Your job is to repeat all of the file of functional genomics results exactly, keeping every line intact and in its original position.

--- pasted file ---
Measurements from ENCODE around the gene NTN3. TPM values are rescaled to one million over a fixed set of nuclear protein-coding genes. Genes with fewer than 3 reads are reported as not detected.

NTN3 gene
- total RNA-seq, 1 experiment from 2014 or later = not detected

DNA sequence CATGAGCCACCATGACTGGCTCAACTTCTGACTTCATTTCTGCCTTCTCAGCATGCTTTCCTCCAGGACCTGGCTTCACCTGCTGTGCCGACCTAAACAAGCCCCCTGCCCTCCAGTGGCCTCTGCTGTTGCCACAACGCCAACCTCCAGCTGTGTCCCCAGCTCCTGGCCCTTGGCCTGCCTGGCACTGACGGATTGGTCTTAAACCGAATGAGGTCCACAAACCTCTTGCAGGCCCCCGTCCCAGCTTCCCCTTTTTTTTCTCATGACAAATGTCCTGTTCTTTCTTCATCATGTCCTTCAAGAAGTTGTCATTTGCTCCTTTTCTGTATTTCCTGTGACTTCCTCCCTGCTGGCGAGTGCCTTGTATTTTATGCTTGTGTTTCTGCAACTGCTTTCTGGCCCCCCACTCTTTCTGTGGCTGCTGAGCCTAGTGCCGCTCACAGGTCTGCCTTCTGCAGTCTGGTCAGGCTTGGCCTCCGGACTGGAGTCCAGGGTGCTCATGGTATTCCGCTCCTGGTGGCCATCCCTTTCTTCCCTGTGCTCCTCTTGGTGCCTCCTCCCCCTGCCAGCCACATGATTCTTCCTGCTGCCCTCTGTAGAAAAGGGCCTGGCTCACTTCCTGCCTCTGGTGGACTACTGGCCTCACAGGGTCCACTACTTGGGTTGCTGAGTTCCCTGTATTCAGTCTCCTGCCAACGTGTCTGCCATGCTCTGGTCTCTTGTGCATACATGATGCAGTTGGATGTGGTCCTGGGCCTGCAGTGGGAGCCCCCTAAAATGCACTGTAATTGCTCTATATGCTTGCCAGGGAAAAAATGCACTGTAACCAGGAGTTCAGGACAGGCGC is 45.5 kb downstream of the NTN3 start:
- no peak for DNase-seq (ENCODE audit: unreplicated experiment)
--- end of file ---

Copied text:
Measurements from ENCODE around the gene NTN3. TPM values are rescaled to one million over a fixed set of nuclear protein-coding genes. Genes with fewer than 3 reads are reported as not detected.

NTN3 gene
- total RNA-seq, 1 experiment from 2014 or later = not detected

DNA sequence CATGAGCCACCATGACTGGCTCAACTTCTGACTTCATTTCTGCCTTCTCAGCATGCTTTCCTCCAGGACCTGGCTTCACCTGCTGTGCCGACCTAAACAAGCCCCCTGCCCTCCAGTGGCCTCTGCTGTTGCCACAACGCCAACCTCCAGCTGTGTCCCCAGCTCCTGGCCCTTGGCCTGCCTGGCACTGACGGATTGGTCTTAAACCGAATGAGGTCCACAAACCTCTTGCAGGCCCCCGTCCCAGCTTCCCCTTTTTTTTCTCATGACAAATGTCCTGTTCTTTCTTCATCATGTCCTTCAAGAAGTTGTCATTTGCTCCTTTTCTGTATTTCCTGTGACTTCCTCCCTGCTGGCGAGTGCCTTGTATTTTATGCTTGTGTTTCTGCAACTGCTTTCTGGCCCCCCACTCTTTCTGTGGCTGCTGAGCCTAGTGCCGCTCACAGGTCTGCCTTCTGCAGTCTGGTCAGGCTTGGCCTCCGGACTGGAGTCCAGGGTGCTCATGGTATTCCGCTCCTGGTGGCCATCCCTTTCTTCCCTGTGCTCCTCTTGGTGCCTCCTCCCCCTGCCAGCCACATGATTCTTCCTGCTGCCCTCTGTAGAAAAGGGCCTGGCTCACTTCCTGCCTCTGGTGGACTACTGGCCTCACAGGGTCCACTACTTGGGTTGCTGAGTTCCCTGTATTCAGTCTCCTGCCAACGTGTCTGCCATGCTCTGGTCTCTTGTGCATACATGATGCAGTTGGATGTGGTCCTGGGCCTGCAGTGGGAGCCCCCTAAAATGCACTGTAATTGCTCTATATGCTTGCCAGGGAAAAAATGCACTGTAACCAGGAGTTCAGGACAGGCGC is 45.5 kb downstream of the NTN3 start:
- no peak for DNase-seq (ENCODE audit: unreplicated experiment)